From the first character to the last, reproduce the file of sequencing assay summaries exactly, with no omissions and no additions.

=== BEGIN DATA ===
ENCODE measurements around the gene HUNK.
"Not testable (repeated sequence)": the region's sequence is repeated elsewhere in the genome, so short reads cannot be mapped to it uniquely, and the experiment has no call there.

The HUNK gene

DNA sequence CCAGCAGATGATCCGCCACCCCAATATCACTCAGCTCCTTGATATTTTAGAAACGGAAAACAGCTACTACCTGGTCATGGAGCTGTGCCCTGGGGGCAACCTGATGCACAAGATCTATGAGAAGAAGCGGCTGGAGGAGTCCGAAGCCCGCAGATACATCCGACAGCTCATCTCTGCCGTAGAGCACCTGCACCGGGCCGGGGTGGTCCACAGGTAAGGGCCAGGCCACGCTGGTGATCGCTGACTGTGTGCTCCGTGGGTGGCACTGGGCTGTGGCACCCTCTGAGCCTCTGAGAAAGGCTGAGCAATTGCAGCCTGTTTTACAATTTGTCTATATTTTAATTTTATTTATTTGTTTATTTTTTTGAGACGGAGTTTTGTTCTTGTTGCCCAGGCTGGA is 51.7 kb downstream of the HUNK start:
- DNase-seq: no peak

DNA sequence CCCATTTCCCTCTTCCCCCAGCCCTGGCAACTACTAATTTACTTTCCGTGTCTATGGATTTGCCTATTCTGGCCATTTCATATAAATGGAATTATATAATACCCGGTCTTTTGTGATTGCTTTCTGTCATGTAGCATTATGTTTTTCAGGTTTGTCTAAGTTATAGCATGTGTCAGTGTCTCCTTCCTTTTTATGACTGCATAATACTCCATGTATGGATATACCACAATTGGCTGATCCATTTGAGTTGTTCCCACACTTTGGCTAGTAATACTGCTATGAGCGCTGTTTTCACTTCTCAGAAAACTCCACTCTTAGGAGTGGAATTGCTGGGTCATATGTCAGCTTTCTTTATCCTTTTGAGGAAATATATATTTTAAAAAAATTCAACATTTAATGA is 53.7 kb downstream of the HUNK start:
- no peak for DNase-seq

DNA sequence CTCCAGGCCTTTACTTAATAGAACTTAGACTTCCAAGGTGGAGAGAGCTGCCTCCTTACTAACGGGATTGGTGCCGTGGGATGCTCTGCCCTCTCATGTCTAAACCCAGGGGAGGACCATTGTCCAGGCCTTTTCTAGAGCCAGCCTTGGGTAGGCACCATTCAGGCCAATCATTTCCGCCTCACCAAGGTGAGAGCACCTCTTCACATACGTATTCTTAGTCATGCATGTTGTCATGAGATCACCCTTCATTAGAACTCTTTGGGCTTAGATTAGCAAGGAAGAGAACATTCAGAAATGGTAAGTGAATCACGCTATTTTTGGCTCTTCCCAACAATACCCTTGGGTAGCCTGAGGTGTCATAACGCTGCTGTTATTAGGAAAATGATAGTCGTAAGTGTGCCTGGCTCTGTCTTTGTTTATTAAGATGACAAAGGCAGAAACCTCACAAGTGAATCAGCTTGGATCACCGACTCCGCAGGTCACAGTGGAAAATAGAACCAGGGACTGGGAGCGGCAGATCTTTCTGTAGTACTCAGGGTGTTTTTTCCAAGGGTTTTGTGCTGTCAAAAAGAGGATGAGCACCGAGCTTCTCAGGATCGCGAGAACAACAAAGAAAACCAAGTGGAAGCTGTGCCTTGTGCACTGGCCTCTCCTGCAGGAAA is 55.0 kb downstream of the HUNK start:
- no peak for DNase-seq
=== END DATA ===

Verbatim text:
ENCODE measurements around the gene HUNK.
"Not testable (repeated sequence)": the region's sequence is repeated elsewhere in the genome, so short reads cannot be mapped to it uniquely, and the experiment has no call there.

The HUNK gene

DNA sequence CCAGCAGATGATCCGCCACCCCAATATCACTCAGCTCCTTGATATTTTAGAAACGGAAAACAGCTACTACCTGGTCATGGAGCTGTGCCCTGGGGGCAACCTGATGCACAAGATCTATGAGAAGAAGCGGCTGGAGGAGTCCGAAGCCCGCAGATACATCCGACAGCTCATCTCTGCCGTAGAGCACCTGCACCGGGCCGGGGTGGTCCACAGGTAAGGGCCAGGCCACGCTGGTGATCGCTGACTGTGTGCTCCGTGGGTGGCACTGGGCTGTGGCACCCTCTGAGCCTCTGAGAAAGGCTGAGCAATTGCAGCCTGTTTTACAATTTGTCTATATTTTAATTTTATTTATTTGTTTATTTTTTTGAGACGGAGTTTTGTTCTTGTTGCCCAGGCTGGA is 51.7 kb downstream of the HUNK start:
- DNase-seq: no peak

DNA sequence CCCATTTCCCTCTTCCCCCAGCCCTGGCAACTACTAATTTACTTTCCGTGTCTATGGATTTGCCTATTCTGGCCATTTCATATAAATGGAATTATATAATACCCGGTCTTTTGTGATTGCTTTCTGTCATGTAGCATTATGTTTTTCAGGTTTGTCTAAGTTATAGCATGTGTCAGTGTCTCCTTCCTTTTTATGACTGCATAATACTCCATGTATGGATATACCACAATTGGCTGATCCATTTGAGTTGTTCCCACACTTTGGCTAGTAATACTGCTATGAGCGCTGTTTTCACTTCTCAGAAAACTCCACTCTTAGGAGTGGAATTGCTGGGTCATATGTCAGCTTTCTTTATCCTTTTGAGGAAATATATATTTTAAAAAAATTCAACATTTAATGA is 53.7 kb downstream of the HUNK start:
- no peak for DNase-seq

DNA sequence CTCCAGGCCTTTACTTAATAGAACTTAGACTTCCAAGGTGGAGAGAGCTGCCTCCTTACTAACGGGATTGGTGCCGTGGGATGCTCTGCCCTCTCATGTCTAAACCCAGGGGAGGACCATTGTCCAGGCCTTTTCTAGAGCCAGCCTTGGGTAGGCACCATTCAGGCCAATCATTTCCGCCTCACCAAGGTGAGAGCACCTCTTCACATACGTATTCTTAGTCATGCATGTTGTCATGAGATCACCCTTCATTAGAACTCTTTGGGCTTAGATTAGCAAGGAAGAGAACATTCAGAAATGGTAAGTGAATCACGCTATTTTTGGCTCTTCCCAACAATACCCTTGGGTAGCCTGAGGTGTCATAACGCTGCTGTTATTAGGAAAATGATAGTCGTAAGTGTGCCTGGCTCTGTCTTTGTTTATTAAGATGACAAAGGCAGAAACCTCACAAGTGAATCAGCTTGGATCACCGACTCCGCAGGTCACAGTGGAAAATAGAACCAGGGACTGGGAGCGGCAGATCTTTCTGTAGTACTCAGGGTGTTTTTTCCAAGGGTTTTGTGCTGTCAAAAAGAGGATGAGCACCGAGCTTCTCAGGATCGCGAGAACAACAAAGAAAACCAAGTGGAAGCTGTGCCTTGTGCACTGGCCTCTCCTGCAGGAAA is 55.0 kb downstream of the HUNK start:
- no peak for DNase-seq